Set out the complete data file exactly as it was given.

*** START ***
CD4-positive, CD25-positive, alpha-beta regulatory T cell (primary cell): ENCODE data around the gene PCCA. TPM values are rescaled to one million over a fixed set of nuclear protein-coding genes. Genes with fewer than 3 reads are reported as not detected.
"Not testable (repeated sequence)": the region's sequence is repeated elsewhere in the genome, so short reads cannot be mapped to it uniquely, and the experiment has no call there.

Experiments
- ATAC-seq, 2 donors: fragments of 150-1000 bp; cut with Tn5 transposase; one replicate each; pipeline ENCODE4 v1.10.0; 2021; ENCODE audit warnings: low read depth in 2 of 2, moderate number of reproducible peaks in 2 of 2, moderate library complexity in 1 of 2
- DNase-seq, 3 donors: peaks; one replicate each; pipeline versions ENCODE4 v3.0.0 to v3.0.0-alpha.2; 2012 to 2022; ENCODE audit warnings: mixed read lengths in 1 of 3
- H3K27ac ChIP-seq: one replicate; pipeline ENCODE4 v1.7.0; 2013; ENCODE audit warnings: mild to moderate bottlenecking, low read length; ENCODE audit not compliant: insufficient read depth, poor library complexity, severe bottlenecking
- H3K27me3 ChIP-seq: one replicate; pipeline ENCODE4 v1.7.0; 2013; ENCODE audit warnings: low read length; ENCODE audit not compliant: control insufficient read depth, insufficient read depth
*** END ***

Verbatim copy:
CD4-positive, CD25-positive, alpha-beta regulatory T cell (primary cell): ENCODE data around the gene PCCA. TPM values are rescaled to one million over a fixed set of nuclear protein-coding genes. Genes with fewer than 3 reads are reported as not detected.
"Not testable (repeated sequence)": the region's sequence is repeated elsewhere in the genome, so short reads cannot be mapped to it uniquely, and the experiment has no call there.

Experiments
- ATAC-seq, 2 donors: fragments of 150-1000 bp; cut with Tn5 transposase; one replicate each; pipeline ENCODE4 v1.10.0; 2021; ENCODE audit warnings: low read depth in 2 of 2, moderate number of reproducible peaks in 2 of 2, moderate library complexity in 1 of 2
- DNase-seq, 3 donors: peaks; one replicate each; pipeline versions ENCODE4 v3.0.0 to v3.0.0-alpha.2; 2012 to 2022; ENCODE audit warnings: mixed read lengths in 1 of 3
- H3K27ac ChIP-seq: one replicate; pipeline ENCODE4 v1.7.0; 2013; ENCODE audit warnings: mild to moderate bottlenecking, low read length; ENCODE audit not compliant: insufficient read depth, poor library complexity, severe bottlenecking
- H3K27me3 ChIP-seq: one replicate; pipeline ENCODE4 v1.7.0; 2013; ENCODE audit warnings: low read length; ENCODE audit not compliant: control insufficient read depth, insufficient read depth